Merriam-Webster announced this week that it will add 850 new words to its online dictionary — and our ever evolving love of food can be thanked for many of them.
“In recent years, a the richest source of these newly adopted foreign-language words has been the world of food-or, perhaps we should say: the food of the world,” Merriam-Webster said in a news release about the dictionary update.
Among the new class of words is “aquafaba,” or the leftover water that results from cooked beans. The liquid is used in many vegan dishes and is ofter used as an egg white substitute. “Cotija,” the Mexican hard cow’s milk cheese named after the town in the Mexican state of Michoacán. “Harissa” is a versatile fiery and garlicky paste spice from North Africa. Seemingly late comers to the dictionary are the fermented and effervescent tea drink kombucha and the raw seafood dish “poke.”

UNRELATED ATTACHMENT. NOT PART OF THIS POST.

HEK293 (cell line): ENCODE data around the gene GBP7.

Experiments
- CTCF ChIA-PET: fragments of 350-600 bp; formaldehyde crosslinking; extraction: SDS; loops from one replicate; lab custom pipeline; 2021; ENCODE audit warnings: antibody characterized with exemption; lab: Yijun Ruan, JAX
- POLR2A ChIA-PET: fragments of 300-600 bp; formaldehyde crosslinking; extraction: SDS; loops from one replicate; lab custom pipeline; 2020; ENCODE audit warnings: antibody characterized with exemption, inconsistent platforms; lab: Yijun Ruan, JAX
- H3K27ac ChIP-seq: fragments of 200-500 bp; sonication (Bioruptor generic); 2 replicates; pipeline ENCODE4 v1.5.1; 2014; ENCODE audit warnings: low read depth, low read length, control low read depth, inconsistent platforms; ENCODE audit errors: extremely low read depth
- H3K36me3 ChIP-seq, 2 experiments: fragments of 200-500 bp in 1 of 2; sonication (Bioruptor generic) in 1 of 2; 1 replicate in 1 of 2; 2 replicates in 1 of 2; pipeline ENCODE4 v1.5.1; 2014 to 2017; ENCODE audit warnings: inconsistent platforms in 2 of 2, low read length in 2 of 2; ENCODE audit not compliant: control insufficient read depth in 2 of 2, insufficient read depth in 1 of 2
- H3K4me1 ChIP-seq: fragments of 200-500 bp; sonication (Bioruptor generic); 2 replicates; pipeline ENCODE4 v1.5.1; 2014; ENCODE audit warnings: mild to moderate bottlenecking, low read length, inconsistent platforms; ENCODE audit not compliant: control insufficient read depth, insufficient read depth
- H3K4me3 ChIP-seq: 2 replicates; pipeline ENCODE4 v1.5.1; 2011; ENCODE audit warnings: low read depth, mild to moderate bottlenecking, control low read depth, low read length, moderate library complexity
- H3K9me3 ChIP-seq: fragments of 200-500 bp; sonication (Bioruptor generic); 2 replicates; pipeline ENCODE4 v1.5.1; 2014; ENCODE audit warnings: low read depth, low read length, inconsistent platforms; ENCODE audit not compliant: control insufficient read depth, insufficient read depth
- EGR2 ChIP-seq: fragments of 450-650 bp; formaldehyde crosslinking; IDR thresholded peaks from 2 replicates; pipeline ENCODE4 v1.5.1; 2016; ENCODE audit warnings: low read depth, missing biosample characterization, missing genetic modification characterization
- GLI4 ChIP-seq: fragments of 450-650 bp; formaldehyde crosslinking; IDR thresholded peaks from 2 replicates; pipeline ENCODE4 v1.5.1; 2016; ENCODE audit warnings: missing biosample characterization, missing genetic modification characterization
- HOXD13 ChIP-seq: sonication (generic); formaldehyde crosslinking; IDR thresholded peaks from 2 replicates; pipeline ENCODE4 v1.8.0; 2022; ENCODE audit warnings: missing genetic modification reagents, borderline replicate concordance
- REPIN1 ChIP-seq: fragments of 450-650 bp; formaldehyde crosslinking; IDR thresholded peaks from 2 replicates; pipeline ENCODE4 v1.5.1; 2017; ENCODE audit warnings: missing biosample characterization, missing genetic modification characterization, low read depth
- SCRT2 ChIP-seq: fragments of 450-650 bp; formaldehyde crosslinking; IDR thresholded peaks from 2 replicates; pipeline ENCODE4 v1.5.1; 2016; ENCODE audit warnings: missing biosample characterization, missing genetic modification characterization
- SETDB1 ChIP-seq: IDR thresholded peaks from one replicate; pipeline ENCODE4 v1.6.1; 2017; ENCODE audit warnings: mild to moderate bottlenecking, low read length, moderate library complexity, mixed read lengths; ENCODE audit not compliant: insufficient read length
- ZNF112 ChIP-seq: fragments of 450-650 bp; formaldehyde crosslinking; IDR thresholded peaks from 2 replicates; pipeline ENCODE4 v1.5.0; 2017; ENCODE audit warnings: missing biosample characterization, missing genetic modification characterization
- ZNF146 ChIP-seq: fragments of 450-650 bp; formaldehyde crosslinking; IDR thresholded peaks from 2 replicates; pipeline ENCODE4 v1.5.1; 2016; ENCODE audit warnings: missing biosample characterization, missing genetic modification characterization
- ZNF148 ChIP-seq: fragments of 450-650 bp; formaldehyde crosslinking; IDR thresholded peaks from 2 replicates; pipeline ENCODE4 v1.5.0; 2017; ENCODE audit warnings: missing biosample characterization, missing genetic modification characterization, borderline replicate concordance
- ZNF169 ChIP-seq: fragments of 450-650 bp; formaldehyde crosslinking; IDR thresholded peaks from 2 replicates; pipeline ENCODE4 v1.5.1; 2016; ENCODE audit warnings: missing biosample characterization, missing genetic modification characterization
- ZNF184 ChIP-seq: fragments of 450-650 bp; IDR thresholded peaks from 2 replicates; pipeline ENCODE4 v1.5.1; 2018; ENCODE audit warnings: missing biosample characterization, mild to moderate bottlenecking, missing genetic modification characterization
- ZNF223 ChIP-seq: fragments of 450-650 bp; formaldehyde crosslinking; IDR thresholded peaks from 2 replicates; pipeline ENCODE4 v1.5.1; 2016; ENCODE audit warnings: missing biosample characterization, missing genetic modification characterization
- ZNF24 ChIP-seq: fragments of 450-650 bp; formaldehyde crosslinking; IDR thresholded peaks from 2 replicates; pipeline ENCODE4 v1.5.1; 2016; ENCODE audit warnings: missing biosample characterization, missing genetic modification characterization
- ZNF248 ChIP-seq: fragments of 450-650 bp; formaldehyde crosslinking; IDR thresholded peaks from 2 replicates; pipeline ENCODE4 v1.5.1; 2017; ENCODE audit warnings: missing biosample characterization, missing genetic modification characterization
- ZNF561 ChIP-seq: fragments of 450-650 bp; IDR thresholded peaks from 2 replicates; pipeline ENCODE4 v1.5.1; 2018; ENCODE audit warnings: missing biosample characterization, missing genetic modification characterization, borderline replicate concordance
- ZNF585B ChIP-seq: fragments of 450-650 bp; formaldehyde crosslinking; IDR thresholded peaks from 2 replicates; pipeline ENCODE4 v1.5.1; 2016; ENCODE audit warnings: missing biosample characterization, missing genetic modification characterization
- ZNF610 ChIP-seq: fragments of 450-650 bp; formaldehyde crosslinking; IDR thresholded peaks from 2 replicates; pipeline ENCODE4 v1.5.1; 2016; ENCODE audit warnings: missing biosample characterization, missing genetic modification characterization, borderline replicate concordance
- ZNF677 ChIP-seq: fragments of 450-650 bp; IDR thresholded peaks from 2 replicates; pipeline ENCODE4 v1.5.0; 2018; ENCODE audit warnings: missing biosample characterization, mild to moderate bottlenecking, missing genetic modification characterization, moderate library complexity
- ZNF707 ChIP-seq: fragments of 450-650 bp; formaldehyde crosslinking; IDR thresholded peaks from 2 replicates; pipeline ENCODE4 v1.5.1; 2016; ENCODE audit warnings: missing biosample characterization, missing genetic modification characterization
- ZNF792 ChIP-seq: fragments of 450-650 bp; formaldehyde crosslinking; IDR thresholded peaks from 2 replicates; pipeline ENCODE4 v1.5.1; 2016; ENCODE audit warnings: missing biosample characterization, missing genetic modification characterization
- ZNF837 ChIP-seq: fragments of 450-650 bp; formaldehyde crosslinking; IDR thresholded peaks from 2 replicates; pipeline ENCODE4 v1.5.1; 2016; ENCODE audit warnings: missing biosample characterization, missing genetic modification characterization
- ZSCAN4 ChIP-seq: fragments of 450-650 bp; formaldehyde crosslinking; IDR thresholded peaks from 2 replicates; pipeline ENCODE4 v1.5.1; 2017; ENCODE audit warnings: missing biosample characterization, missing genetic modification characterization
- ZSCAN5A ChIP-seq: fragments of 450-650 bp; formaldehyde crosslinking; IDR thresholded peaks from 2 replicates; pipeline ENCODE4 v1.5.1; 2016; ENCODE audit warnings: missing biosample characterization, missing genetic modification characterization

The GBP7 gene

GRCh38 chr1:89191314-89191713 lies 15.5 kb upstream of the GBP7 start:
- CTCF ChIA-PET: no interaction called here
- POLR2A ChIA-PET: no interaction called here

If you’re wondering how any of these new words, which also include “queso,” “tzatziki,” and even “Arnold Palmer,” have just now made it into the dictionary, Merriam Webster Associate Editor Emily Brewster explains in a statement that “in order for a word to be added to the dictionary it must have widespread, sustained, and meaningful use.”
So just because a word is popular in your area, doesn’t mean it automatically makes the cut. A word must have “widespread” common usage both verbally and written.
“Dark chocolate” finally got further clarification. “It was formerly though that dark chocolate was self explanatory, but knowing that it is dark in color isn’t really sufficient,” writes Brewster. “It is also important to know that it has a high percentage of cocoa and usually no milk and little sugar.”
Other notable non-food words include cryptocurrency, mansplain, glamping and everyone’s favorite disaster descriptor, dumpster fire.